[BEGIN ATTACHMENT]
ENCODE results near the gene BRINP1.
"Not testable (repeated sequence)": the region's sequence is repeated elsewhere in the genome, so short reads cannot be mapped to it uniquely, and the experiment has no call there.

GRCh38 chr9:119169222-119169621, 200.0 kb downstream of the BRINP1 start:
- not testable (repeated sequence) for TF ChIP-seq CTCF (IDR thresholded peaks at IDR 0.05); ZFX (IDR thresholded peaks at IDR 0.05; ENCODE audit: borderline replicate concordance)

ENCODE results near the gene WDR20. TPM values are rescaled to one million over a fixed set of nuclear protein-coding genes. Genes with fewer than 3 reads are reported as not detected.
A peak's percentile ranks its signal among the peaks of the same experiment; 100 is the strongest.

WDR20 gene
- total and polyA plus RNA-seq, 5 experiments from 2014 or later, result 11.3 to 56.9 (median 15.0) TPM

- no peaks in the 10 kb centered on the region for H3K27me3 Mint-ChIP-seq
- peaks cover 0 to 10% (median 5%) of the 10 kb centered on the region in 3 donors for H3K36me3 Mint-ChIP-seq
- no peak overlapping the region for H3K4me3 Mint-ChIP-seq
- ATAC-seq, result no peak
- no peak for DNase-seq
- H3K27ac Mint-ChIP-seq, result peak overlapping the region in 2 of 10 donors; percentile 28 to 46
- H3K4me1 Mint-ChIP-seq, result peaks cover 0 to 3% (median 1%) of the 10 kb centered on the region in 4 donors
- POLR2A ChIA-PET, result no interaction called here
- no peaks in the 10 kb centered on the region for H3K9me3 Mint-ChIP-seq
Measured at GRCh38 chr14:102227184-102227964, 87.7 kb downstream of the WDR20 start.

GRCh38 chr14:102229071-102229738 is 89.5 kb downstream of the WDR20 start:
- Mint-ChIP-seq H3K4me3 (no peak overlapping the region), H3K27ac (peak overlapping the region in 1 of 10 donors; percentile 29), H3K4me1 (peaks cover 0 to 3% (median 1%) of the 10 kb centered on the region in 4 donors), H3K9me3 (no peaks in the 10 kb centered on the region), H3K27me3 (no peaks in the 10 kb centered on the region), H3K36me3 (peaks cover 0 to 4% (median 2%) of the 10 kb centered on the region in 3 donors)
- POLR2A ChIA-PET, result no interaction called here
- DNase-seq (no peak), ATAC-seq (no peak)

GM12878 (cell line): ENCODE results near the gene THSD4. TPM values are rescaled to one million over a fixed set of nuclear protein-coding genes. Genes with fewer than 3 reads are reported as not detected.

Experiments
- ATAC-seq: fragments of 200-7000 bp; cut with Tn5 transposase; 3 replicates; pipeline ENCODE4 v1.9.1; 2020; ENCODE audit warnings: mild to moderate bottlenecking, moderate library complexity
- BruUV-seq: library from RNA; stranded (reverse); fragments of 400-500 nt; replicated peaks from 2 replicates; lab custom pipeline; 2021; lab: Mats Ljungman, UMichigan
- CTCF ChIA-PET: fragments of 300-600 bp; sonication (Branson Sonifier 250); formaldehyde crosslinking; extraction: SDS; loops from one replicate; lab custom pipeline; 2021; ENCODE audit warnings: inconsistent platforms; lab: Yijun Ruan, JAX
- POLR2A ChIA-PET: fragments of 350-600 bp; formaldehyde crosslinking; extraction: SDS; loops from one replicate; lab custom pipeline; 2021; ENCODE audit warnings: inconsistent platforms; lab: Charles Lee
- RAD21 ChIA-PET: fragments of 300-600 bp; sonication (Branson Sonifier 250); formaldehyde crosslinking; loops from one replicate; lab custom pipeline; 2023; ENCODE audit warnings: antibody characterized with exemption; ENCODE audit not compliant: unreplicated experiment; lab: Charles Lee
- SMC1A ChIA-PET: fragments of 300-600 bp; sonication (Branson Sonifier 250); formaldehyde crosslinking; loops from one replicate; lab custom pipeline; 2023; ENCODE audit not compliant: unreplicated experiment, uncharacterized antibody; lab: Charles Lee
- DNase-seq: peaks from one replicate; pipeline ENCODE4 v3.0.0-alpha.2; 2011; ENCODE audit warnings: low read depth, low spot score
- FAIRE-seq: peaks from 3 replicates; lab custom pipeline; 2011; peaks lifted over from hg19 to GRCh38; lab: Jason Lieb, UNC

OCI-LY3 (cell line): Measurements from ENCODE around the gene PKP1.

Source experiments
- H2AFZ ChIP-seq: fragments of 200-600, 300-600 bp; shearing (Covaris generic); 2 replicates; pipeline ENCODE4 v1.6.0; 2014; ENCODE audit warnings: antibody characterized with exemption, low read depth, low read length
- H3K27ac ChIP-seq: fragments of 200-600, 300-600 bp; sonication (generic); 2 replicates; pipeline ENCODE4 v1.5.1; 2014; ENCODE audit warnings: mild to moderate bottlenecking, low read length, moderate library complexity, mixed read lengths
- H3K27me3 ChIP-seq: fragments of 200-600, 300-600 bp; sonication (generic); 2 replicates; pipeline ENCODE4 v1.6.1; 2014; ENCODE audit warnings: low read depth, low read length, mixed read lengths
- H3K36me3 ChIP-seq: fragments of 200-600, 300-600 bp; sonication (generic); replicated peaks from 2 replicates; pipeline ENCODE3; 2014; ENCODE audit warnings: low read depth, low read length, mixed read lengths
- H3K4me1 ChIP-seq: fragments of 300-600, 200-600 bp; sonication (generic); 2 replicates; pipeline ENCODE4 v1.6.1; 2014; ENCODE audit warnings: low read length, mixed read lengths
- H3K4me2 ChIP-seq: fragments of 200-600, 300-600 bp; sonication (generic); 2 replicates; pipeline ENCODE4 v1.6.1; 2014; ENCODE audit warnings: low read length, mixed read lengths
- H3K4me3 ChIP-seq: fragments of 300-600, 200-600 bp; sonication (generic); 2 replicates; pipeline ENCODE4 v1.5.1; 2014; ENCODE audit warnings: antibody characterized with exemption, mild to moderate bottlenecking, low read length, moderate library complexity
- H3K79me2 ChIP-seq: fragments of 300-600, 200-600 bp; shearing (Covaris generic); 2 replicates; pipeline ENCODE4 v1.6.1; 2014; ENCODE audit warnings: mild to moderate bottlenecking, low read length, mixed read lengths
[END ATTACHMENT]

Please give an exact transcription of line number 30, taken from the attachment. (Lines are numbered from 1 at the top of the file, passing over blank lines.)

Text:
- SMC1A ChIA-PET: fragments of 300-600 bp; sonication (Branson Sonifier 250); formaldehyde crosslinking; loops from one replicate; lab custom pipeline; 2023; ENCODE audit not compliant: unreplicated experiment, uncharacterized antibody; lab: Charles Lee